[Video via MoveOn.org]
Dean Baker has a question for Claire McCaskill:
That is what people should be asking Missouri Senator Claire McCaskill along with her fellow senators who are advocated strict caps on government spending. The idea being pushed by Senator McCaskill, together with Tennessee Senator Bob Corker and several other prominent senators, would limit federal spending to 20.6 percent of GDP. It would require difficult-to-obtain super-majorities to exceed this cap. Spending would be cut across a variety of programs if the cap is not reached.
This proposal is hugely deserving of ridicule for a variety of reasons. First, it operates from a blatantly wrong premise -- that government spending has grown out of control.
Those familiar with arithmetic know that government spending had increased by little as a share of GDP prior to the downturn caused by the collapse of the housing bubble. In 2007, the last year before the onset of the recession, spending as a share of GDP was 19.6 percent. That is 1.1 percentage points less than the 20.7 percent share 30 years earlier in 1977. So the idea that there is a long-term trend of out-of-control spending is simply not true, or what they call outside of Washington, a "lie."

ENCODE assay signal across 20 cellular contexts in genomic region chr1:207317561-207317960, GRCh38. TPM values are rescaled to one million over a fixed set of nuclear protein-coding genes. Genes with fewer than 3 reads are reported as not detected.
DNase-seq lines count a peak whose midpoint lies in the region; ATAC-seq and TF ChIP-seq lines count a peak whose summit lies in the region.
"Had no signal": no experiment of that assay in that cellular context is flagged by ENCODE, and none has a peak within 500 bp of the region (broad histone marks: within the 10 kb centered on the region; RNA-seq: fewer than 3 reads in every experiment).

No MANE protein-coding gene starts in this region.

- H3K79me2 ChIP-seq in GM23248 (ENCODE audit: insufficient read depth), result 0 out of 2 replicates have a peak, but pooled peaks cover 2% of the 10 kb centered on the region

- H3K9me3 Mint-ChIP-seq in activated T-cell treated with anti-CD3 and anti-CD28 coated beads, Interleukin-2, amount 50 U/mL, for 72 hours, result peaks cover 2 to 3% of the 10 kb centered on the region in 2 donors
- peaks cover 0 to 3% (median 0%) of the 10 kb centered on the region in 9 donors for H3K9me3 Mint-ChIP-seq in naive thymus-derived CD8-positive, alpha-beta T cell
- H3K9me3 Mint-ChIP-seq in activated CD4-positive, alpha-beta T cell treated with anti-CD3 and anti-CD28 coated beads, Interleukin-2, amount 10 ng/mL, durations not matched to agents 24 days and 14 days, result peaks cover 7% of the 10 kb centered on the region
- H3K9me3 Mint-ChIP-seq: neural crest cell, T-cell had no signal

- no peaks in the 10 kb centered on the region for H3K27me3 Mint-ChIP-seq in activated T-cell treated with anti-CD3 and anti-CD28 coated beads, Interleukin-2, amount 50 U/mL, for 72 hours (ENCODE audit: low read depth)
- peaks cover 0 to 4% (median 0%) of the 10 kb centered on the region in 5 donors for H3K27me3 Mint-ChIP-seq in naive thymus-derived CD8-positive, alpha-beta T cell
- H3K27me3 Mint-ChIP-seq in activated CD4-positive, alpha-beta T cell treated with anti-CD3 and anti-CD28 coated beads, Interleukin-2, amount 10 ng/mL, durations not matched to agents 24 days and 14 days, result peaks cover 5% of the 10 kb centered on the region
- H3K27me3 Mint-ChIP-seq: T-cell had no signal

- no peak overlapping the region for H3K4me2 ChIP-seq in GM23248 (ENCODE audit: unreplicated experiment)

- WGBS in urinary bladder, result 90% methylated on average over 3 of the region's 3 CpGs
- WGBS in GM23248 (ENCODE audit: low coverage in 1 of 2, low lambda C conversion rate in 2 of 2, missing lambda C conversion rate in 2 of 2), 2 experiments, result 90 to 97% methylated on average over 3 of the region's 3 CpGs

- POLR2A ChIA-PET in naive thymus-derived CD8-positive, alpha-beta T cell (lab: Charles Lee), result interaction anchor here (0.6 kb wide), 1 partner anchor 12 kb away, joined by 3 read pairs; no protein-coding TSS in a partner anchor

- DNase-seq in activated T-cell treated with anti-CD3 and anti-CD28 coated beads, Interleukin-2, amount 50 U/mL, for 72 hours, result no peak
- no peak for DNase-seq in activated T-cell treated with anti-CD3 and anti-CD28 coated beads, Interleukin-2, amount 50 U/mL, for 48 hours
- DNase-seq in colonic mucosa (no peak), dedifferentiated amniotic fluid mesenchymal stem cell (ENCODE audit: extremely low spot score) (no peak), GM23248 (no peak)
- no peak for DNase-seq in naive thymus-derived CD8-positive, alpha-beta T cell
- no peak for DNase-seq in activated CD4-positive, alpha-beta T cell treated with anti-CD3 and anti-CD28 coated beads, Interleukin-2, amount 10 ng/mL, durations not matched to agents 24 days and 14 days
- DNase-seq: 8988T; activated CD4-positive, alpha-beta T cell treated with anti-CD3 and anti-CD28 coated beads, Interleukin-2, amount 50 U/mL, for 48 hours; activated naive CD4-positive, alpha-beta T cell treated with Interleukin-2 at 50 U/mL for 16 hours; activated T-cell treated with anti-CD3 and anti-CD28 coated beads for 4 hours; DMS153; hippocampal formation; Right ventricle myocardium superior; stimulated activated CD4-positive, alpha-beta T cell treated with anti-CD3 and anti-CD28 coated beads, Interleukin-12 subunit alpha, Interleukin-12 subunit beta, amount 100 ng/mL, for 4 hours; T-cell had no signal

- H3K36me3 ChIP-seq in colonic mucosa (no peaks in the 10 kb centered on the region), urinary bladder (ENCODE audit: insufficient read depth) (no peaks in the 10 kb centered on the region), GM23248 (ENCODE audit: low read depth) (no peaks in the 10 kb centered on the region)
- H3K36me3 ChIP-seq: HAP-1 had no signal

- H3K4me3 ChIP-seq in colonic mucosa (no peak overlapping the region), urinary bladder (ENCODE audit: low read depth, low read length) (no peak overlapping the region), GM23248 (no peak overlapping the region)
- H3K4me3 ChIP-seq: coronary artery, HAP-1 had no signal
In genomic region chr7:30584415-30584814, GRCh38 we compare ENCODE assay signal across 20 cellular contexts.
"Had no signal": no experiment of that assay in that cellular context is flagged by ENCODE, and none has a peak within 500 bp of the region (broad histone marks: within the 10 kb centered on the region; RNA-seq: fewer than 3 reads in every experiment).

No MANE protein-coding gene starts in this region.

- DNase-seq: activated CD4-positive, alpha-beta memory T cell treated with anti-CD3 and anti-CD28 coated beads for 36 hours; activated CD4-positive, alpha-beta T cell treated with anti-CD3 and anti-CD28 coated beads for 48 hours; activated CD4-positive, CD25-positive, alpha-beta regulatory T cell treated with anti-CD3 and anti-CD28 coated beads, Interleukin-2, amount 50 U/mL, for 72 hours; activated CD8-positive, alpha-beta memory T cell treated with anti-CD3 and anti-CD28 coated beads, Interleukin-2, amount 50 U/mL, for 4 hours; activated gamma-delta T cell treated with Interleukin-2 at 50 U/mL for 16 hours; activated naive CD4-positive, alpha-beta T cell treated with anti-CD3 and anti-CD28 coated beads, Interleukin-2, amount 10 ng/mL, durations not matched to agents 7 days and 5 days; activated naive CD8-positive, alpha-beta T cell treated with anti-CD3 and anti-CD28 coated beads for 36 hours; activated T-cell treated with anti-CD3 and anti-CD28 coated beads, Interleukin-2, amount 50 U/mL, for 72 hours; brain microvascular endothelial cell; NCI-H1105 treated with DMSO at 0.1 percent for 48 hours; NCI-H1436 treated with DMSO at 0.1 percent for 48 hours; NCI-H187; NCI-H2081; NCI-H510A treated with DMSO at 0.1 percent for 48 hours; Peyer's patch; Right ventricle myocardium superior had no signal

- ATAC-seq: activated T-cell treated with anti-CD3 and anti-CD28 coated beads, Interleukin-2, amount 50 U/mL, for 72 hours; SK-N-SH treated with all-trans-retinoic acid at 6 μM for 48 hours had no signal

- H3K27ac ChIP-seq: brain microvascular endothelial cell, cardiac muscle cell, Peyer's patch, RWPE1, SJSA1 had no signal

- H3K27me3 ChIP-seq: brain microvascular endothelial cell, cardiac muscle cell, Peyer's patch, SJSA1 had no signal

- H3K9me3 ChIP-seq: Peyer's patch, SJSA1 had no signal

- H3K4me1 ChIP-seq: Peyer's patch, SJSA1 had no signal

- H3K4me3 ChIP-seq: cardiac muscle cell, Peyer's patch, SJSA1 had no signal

Republicans figure that if they can’t sell the pig, they’ll just put lipstick on it and find some suckers who will think it’s something else.
That’s the proposal emerging in the Senate from Republican Bob Corker of Tennessee and also Democrat Claire McCaskill of Missouri. It would get the deficit down not by raising taxes on the rich but by capping federal spending.
If Congress failed to stay under the cap, the budget would be automatically cut.
According to an analysis by the Center on Budget and Policy Priorities, the McCaskill/Corker plan would require $800 billion of cuts in 2022 alone. That’s the equivalent of eliminating Medicare entirely, or the entire Department of Defense.
Obviously the Defense Department wouldn’t disappear, so what would go? Giant cuts in Medicare, Medicaid, education, and much of everything else Americans depend on.
It’s the Republican plan with lipstick. It would have the same exact result. But by disguising it with caps and procedures, Republicans can avoid saying what they’re intending to do.
Why is it that ConservaDems think that suckering for right-wing voodoo economics is some kind of "bipartisanship," anyway?